On Thursday, in “Powell Didn’t Try To Kill The Rally. And That’s Notable,” I contextualized Jerome Powell’s closely-watched remarks at the Brookings Institution by the recent easing in financial conditions.
This is a critical discussion. When stocks rally, yields fall and the dollar retreats, it’s counterproductive for a Fed that, until very recently, was desperate to preserve every bit of the tightening impulse engineered this year over 375bps of rate hikes.
If inflation were 3.5%, or even 4%, intermittent equity bounces, dip-buying in bonds and reprieves from otherwise inexorable dollar strength wouldn’t be particularly vexing. But with headline CPI still perched near 8%, the rekindling of the wealth effect (through higher asset prices) and the “pure” financial conditions easing impulse emanating from large declines in US real yields and attendant dollar weakness, are anathema.
Or at least they were. But, as detailed and visualized in the first linked article above, Powell didn’t take the opportunity this week to push back against a sizable FCI easing impulse from the ongoing rebound in stocks, a dollar coming off its worst month in a dozen years and, critically, a very large drop in five-year reals over just two months (figure below).
Small wonder, considering that rather poignant visual, that stocks logged back-to-back banner months in October and November.
With all of that in mind, consider the color below from Nomura’s Charlie McElligott, who weighed in Thursday with his take on what could be a meaningful shift from the Powell Fed.
In my eyes, Powell 1) signaled a new and final phase in the Fed’s policy tightening journey — transitioning from the ongoing asymmetric risk of ‘Where absolute terminal rates could go’ to now simply ‘How long to hold restrictive before the tightening ends’ — which was then interpreted by the market as reducing the left tail risk of ‘over-tightening into an accident,’ while simultaneously 2) communicating a ‘new’ message on the Fed’s FCI reaction function, where for the first time in this tightening cycle, the recent financial conditions easing did not require Powell to browbeat the markets with a ‘threatening’ message in order to keep FCIs restrictive.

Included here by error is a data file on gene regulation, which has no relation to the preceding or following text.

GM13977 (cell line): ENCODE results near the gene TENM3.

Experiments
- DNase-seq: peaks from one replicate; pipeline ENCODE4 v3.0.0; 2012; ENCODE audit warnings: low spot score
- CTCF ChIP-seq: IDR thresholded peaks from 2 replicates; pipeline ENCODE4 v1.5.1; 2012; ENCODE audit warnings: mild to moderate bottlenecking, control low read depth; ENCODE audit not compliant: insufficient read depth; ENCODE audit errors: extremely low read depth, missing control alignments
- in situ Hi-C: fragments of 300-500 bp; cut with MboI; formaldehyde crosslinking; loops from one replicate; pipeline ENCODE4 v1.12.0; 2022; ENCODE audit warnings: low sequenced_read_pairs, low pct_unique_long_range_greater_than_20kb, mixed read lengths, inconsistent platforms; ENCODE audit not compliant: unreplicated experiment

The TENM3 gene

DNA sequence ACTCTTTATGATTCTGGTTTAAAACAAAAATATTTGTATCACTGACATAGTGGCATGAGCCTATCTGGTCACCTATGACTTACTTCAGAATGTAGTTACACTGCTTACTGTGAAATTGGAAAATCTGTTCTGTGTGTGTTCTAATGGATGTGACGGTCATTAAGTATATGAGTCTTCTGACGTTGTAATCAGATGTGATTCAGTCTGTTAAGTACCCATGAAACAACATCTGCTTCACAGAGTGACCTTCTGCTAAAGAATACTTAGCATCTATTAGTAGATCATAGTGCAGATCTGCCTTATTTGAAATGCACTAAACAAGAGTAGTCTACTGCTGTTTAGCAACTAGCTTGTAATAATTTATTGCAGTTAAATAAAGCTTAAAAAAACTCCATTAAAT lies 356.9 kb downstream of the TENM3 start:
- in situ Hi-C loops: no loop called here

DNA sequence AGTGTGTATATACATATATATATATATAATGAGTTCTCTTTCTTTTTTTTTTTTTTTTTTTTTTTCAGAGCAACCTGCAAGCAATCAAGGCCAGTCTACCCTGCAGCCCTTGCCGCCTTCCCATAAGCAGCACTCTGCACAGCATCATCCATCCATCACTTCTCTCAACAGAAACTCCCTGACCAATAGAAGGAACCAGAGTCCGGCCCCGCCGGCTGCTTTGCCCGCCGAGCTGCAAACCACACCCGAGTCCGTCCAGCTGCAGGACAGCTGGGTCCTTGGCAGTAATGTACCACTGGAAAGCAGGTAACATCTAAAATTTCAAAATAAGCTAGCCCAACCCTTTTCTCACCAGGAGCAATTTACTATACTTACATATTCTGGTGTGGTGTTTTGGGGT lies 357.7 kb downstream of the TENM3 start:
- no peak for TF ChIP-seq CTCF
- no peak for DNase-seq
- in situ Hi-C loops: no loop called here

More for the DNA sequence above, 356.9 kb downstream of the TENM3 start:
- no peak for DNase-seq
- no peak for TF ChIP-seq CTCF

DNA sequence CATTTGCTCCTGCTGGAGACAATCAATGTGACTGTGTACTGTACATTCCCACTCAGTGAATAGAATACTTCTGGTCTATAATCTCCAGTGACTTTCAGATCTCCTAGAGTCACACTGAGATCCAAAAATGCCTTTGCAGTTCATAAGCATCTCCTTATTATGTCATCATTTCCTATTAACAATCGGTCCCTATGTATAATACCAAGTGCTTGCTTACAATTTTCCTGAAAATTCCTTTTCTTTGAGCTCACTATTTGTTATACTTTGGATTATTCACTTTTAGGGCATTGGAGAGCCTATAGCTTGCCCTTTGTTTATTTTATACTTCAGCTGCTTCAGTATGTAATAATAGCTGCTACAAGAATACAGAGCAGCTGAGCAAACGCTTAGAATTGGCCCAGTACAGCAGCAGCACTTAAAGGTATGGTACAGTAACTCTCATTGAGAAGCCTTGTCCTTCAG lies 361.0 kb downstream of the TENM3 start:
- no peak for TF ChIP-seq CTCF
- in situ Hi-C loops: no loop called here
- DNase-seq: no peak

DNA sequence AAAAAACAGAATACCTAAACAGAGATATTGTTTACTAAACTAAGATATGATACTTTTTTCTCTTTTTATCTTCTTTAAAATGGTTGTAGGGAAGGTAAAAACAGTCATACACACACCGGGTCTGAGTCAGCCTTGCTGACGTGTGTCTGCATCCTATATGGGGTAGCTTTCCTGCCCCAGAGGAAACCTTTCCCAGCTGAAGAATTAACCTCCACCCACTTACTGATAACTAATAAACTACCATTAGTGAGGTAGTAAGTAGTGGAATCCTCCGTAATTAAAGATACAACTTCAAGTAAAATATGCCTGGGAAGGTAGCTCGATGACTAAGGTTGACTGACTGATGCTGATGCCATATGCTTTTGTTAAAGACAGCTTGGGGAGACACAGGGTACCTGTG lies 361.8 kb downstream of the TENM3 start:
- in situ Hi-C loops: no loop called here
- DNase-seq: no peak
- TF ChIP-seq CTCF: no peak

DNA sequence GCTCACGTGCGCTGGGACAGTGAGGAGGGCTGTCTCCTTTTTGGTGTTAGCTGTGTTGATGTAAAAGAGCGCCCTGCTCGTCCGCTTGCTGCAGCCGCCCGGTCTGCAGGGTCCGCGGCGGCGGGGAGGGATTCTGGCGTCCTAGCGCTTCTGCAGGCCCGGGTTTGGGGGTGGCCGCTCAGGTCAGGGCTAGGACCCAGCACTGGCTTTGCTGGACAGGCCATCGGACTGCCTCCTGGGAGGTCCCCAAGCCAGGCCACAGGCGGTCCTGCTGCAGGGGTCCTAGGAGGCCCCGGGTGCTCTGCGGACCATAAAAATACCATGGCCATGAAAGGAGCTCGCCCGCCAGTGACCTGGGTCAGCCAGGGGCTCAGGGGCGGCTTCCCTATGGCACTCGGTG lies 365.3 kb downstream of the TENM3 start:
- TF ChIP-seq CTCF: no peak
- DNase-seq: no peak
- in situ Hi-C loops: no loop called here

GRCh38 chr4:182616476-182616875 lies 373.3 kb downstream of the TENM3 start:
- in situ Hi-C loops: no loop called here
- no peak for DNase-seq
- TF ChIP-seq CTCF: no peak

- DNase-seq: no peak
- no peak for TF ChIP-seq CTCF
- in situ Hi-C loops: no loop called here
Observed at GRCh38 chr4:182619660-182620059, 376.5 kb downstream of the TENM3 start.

Powell clearly was not there [Wednesday] to punish markets for the monster easing seen in financial conditions experienced over the past month and a half with [the] doom-and-gloom hawkish message which had been the expectation for many coming in (i.e., a belief that Powell would repeat a Jackson Hole-like performance from August and ‘slap the taste’ out of the market’s mouth for misbehaving).
But he did no such thing this time around, and that is because this recently ‘slow play and buy time’ approach from the Fed is paying off: They are getting the right’ move in MoM core inflation lurching lower, while the recent labor, wages and ‘sticky’ inflation inputs [are] now too showing signs of ‘cooling,’ maybe even breathing some life into ‘soft landing’ right-tail scenarios, in a world where consensus is ‘hard recession.’
Mind you, this comes after the Fed had just recently transitioned out of the acute and high-risk ‘front-loaded tightening’ phase only a few months ago.
It seemed clear to me that Powell signed off on the next and final ‘phase shift’ in the Fed’s tightening cycle: His messaging felt like he was throwing the market a bone by also cutting the left-tail scenario on ‘over-tightening’ risk from here, via not really voicing any need to keep said ‘even higher’ terminal rate optionality — instead really just focusing on the length of time left where the Fed continues to hold rates in restrictive territory.
8 thoughts on “This May Be Fed’s ‘Final Phase Shift’”
Did markets need a(nother) bone? Everyone is still richer than they were prepandemic, except most people.
Trickle down economics is still a thing, apparently
Be realistic, folks. They’ve hiked in three-quarter point intervals for four consecutive meetings. Everything isn’t an excuse to malign the technocrats (although I do it a lot myself). Terminal rate expectations are now generally in the range where the staunchest Fed critics insisted rates would probably need to peak when the cacophony started last year, and at least a few Fed officials are pretty clearly on board with 5.5% or even 6%, which would be higher than some Fed critics have suggested. Meanwhile, core PCE was 5% in October.
The overarching point I’m making is this: When you mess up (as the Fed pretty clearly did), the idea is to correct the mistake, not make another one in the opposite direction, just to prove something about how much you “get it” after the fact.
Is the runway strip much-vaunted “soft landing” in sight? 🙂
The early 70s to early 80s inflation had dips too but it averaged a very high rate for almost a decade. It was very painful for a lot of people. I would feel better if they snuffed this thing out in it’s infancy.
Maybe this recent bout of inflation was mostly pandemic-driven and “transitory” after all, with the defintion of that term subject to flexible interpretation. Given unfavorable demographic trends, high debt levels, and, one hopes, a mild COVID winter season, we could be back to the “new normal” sooner than a lot of people think.
Perhaps the thought process is let the markets do whatever they want to do. People will figure it out when corporate profits decline and stay there for the foreseeable future. No point worrying about the battles when you know you’ll eventually win the war.